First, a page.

Rabbits may also suffer from head tilt due to the ingestion of toxins found in its surroundings like paint, pottery, toxic plants, and many more.

How to take care of rabbits with head tilt?

Taking care of a rabbit with a head tilt must be done according to the cause of the condition. There are also similarities across head tilt symptoms, so be sure to remember the following as you care for your sick pet:

  • Apply ointment to the “down” eye

Despite the cause of the head tilt, the eye that’s looking down remains still and open. As this happens, the eye becomes too dry and thus may become very irritated and painful. Applying ointment on the eye at least twice or thrice a day will prevent dryness and discomfort. Meanwhile, the other eye functions well but is usually larger and may even be protruded, so signal increased pressure inside the brain.

  • Secure a rabbit to protect it during falls

Place the rabbit cage in a flat and safe area and never in a noisy environment. Your pet needs a safe and quiet place this time as it recuperates. You may use a spare cage and line it with newspapers or paper towels for easy removal when soiled. You may use other beddings, but the simpler your tank is, the better your pet will get over his stress.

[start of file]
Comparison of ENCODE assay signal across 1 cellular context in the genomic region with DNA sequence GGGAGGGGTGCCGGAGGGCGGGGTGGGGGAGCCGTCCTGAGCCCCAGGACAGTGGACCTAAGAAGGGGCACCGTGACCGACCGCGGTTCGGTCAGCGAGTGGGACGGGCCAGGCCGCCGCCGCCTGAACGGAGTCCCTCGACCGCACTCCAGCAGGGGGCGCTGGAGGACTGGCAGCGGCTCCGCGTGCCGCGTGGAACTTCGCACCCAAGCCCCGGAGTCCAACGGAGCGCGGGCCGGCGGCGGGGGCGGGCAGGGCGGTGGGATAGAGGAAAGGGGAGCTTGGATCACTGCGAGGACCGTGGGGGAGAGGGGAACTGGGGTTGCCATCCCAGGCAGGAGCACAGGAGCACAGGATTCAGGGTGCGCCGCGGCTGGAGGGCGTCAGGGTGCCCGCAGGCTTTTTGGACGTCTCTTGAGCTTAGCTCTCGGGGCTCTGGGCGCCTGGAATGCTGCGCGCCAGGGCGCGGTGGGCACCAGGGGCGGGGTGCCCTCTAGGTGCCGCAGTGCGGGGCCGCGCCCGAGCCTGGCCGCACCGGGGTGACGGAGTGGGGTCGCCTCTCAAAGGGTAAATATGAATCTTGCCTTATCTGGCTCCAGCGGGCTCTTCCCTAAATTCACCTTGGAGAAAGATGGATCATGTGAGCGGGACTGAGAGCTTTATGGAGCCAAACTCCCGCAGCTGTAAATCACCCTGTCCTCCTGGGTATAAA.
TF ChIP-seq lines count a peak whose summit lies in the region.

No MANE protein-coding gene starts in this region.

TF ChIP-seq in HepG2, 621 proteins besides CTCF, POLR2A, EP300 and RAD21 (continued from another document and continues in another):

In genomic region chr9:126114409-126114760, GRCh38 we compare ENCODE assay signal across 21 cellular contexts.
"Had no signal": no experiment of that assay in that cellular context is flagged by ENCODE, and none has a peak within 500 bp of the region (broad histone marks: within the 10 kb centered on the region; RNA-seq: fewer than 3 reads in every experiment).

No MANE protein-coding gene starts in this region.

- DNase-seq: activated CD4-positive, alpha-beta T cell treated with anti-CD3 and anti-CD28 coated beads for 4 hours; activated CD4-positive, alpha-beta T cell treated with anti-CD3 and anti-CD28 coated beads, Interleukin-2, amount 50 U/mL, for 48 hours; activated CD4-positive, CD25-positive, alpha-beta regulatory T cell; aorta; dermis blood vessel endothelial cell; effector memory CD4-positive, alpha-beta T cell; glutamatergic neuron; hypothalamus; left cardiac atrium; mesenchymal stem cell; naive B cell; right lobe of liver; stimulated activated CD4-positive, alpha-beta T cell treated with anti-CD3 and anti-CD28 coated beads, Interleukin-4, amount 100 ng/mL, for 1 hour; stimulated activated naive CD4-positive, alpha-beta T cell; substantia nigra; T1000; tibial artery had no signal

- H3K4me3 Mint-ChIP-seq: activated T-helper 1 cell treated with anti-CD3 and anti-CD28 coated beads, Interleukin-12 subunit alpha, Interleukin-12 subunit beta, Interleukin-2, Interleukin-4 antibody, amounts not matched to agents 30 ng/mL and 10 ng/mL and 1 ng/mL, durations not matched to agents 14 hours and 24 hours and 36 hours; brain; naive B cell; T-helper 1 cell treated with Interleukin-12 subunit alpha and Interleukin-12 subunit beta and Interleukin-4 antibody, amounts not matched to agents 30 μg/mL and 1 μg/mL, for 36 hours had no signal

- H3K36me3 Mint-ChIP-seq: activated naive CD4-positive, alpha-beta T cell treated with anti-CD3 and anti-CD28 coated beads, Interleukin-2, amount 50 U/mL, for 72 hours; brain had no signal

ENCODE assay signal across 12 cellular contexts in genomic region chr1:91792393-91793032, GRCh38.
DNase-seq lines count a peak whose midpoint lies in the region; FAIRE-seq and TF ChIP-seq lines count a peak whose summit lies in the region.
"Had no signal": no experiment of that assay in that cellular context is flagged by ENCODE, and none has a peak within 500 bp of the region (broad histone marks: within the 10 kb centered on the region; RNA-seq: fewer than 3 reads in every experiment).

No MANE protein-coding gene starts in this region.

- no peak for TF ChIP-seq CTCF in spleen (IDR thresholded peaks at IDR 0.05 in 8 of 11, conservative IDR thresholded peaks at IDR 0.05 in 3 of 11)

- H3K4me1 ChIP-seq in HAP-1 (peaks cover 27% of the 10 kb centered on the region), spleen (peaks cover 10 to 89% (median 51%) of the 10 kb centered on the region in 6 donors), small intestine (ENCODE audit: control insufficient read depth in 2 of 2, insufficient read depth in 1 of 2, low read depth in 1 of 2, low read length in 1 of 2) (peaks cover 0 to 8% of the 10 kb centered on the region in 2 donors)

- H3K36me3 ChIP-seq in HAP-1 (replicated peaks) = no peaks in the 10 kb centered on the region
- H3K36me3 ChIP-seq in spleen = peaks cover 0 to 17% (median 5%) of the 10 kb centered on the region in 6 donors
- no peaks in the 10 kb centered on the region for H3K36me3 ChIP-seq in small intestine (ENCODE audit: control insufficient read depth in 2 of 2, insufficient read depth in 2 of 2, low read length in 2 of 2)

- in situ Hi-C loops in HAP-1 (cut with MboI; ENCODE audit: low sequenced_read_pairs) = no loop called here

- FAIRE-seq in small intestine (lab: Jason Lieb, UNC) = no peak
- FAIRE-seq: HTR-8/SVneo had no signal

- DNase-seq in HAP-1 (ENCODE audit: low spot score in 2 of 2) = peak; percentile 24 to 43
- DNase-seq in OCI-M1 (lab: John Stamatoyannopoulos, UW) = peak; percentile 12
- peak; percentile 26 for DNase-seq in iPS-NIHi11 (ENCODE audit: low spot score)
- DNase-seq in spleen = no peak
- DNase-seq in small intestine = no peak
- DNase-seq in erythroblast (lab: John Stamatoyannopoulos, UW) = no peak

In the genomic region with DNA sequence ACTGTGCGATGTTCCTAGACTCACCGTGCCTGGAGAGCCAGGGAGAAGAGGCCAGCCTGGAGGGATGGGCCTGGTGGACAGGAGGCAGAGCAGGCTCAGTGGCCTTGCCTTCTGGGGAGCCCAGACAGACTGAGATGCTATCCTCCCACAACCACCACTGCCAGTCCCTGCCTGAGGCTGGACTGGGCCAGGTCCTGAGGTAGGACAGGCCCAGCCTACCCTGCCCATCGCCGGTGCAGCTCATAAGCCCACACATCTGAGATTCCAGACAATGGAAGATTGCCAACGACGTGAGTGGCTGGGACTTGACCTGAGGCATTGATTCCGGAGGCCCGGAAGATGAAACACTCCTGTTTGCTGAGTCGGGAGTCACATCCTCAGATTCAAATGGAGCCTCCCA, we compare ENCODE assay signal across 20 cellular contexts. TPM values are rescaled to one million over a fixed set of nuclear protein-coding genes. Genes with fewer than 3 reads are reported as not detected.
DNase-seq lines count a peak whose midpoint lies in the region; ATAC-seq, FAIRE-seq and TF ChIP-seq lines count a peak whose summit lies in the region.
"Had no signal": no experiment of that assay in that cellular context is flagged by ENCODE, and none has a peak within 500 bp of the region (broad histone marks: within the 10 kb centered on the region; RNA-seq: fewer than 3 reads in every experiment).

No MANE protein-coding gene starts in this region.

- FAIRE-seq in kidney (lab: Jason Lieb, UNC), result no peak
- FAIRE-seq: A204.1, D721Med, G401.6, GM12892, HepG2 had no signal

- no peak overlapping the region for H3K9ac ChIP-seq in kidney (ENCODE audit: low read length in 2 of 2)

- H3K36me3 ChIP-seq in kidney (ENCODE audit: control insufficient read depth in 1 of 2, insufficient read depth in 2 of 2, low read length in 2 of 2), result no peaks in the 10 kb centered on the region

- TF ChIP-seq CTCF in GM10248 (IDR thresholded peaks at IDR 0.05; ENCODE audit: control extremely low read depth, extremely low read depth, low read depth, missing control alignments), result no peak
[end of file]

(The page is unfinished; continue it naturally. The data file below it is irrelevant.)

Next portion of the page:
• Change in your pet’s diet

Feeding your pet affected with head tilt can be challenging. He may decline pellets or commercially-prepared food, so the best way to go is to serve fresh food like vegetables, fruits, or green leafy vegetables.

Hold the food for him so he can grab a bite with his head tilted. Continue to offer hay since hay improves the health and function of the digestive tract. Hay also helps keep the rabbit’s teeth short and will even prevent boredom in rabbits. Switch from timothy hay to alfalfa hay to improve the digestive tract function.

  • Feeding a rabbit that refuses to eat

It’s common for pet rabbits to decline food and drink when it’s sick or stressed. If this is so, force-feed your pet with a syringe. There are many recipes for syringe feeding for rabbits, and usually, natural food is chopped, pureed and served to pet rabbits.

But if your pet clenches its teeth and still refuses to eat, discontinue the syringe feeding and just offer this later. You may consult your vet regarding the ideal pet rabbit formula for rabbits with a head tilt. 

Most rabbits with a mild form of head tilt survive after regular and correct treatment. The only memory of the condition is a very slight tilt of the head that may be hard to notice. However, some severe forms of illness have high fatality rates. It’s therefore very important to take your pet to the vet for early signs of neck tilting so it can receive correct treatment as soon as possible.